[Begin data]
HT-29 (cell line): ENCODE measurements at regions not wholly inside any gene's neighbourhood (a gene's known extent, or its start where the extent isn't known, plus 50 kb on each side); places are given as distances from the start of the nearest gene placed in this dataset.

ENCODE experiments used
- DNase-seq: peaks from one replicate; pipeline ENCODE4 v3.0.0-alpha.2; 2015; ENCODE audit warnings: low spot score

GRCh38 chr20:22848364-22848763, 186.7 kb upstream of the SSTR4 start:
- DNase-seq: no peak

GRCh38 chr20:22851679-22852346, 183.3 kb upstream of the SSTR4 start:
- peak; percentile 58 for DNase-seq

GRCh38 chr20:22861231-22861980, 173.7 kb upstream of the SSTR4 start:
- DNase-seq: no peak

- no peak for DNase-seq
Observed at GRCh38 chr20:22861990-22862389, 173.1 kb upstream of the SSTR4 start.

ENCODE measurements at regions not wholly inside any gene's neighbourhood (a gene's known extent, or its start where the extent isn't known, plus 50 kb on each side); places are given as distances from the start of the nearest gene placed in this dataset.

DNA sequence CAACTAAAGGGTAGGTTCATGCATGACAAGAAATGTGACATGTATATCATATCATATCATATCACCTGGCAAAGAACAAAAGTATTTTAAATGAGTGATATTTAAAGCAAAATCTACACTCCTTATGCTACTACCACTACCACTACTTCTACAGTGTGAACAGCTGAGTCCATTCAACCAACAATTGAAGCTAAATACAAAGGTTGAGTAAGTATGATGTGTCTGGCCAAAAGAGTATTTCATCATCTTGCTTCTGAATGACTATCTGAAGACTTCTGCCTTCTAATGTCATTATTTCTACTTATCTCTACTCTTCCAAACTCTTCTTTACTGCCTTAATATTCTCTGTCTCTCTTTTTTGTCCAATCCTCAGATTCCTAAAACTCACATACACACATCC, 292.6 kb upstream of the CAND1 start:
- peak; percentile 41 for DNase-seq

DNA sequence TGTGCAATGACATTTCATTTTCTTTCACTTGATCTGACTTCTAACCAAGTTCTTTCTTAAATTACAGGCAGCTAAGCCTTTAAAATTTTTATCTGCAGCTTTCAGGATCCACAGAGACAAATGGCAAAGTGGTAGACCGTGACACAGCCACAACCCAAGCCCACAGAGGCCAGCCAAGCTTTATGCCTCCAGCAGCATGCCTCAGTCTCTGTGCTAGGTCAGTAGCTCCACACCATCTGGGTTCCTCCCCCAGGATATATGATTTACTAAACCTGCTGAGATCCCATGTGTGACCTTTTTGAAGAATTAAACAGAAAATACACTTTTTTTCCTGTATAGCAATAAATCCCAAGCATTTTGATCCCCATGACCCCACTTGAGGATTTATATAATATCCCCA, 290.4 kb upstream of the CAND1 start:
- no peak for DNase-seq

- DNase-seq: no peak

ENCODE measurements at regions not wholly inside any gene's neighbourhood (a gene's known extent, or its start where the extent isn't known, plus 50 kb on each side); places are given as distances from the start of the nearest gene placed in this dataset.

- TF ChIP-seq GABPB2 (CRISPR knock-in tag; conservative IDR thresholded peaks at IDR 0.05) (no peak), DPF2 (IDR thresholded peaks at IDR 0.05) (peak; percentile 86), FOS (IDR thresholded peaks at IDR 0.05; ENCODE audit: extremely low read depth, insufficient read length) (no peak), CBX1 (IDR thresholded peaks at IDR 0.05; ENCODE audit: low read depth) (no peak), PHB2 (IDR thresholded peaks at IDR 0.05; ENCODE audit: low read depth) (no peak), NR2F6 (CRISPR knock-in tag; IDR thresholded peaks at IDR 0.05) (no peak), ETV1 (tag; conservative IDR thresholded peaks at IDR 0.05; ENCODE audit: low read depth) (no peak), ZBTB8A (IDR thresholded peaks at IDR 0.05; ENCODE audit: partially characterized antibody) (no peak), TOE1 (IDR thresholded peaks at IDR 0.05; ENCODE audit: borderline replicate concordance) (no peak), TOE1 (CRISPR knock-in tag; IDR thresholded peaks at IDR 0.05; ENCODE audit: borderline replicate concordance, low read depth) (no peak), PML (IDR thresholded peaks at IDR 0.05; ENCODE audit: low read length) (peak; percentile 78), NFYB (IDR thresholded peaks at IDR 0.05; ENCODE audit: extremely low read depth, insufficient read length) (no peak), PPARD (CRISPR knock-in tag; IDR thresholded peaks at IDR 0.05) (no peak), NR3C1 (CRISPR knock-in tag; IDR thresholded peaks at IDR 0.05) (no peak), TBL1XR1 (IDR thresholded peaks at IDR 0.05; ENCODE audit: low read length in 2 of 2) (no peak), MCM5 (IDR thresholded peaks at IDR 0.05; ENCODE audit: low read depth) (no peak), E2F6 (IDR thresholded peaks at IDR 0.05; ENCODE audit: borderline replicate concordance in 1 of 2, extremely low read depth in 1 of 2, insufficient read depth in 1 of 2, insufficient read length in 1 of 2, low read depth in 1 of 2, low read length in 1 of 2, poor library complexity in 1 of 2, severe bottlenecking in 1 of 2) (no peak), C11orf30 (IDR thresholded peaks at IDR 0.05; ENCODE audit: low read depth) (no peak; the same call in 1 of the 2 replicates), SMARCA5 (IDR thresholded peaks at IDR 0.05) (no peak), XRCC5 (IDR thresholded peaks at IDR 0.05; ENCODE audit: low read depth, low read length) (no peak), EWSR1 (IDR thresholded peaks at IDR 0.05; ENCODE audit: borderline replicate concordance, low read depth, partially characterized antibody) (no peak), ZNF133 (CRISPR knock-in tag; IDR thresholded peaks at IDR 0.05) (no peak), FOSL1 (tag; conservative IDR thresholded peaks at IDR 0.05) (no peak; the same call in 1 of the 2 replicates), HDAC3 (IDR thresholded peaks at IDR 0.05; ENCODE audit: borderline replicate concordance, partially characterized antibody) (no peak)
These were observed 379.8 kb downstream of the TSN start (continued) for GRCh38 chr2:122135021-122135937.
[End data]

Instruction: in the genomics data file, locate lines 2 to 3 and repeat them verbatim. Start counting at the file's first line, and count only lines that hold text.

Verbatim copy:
ENCODE experiments used
- DNase-seq: peaks from one replicate; pipeline ENCODE4 v3.0.0-alpha.2; 2015; ENCODE audit warnings: low spot score